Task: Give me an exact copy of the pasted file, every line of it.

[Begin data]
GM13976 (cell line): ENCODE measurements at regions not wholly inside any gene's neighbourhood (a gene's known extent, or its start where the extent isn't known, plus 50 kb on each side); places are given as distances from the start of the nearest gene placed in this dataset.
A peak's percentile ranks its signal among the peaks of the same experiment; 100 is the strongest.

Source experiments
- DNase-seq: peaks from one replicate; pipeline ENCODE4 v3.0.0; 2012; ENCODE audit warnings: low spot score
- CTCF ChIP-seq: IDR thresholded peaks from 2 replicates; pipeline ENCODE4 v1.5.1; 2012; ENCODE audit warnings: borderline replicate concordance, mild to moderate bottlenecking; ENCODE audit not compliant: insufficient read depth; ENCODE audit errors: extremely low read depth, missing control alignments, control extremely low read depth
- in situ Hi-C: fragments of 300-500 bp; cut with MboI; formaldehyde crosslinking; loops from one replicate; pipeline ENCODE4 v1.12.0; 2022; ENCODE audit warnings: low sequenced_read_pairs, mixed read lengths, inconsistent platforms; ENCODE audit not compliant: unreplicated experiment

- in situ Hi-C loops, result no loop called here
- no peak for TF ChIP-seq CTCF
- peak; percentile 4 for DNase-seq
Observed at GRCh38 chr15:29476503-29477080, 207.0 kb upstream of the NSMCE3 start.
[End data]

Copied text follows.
GM13976 (cell line): ENCODE measurements at regions not wholly inside any gene's neighbourhood (a gene's known extent, or its start where the extent isn't known, plus 50 kb on each side); places are given as distances from the start of the nearest gene placed in this dataset.
A peak's percentile ranks its signal among the peaks of the same experiment; 100 is the strongest.

Source experiments
- DNase-seq: peaks from one replicate; pipeline ENCODE4 v3.0.0; 2012; ENCODE audit warnings: low spot score
- CTCF ChIP-seq: IDR thresholded peaks from 2 replicates; pipeline ENCODE4 v1.5.1; 2012; ENCODE audit warnings: borderline replicate concordance, mild to moderate bottlenecking; ENCODE audit not compliant: insufficient read depth; ENCODE audit errors: extremely low read depth, missing control alignments, control extremely low read depth
- in situ Hi-C: fragments of 300-500 bp; cut with MboI; formaldehyde crosslinking; loops from one replicate; pipeline ENCODE4 v1.12.0; 2022; ENCODE audit warnings: low sequenced_read_pairs, mixed read lengths, inconsistent platforms; ENCODE audit not compliant: unreplicated experiment

- in situ Hi-C loops, result no loop called here
- no peak for TF ChIP-seq CTCF
- peak; percentile 4 for DNase-seq
Observed at GRCh38 chr15:29476503-29477080, 207.0 kb upstream of the NSMCE3 start.